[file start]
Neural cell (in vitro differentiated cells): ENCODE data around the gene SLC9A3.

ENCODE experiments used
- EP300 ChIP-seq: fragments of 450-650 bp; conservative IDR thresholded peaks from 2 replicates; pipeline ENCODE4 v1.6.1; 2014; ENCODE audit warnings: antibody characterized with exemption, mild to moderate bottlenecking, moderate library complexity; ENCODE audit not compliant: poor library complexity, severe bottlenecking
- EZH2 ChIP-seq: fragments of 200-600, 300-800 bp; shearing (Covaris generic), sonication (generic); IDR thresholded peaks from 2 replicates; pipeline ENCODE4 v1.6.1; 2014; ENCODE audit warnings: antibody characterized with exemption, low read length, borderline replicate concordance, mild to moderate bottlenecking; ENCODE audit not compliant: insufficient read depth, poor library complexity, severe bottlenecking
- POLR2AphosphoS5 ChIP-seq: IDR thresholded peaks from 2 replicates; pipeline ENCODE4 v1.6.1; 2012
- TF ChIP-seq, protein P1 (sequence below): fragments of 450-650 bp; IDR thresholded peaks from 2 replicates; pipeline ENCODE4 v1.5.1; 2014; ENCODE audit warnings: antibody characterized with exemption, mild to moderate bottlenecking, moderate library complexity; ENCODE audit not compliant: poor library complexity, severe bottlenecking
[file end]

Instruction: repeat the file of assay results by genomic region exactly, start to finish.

Neural cell (in vitro differentiated cells): ENCODE data around the gene SLC9A3.

ENCODE experiments used
- EP300 ChIP-seq: fragments of 450-650 bp; conservative IDR thresholded peaks from 2 replicates; pipeline ENCODE4 v1.6.1; 2014; ENCODE audit warnings: antibody characterized with exemption, mild to moderate bottlenecking, moderate library complexity; ENCODE audit not compliant: poor library complexity, severe bottlenecking
- EZH2 ChIP-seq: fragments of 200-600, 300-800 bp; shearing (Covaris generic), sonication (generic); IDR thresholded peaks from 2 replicates; pipeline ENCODE4 v1.6.1; 2014; ENCODE audit warnings: antibody characterized with exemption, low read length, borderline replicate concordance, mild to moderate bottlenecking; ENCODE audit not compliant: insufficient read depth, poor library complexity, severe bottlenecking
- POLR2AphosphoS5 ChIP-seq: IDR thresholded peaks from 2 replicates; pipeline ENCODE4 v1.6.1; 2012
- TF ChIP-seq, protein P1 (sequence below): fragments of 450-650 bp; IDR thresholded peaks from 2 replicates; pipeline ENCODE4 v1.5.1; 2014; ENCODE audit warnings: antibody characterized with exemption, mild to moderate bottlenecking, moderate library complexity; ENCODE audit not compliant: poor library complexity, severe bottlenecking